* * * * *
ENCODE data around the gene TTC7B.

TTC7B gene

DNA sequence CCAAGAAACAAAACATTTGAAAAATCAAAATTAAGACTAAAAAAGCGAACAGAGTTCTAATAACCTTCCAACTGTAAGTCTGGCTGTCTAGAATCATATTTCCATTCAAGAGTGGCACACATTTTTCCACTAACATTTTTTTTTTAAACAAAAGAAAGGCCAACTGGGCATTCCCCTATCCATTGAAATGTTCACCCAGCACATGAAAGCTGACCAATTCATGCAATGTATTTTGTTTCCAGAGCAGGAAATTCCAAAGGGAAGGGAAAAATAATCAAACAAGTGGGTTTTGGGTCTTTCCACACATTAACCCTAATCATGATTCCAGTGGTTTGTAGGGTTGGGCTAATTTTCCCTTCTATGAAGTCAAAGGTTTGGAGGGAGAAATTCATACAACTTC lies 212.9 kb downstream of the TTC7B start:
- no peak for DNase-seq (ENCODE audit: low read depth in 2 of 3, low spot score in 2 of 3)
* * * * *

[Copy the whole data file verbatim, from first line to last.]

ENCODE data around the gene TTC7B.

TTC7B gene

DNA sequence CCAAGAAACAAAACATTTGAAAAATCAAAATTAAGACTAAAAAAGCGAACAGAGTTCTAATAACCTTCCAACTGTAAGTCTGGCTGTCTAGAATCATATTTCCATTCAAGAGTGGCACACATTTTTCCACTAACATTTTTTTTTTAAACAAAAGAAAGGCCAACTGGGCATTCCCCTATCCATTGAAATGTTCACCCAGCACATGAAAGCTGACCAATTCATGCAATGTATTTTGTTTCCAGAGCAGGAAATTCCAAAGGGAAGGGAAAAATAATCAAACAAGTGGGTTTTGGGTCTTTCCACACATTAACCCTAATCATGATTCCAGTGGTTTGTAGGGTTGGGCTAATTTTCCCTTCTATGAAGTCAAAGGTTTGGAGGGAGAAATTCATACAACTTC lies 212.9 kb downstream of the TTC7B start:
- no peak for DNase-seq (ENCODE audit: low read depth in 2 of 3, low spot score in 2 of 3)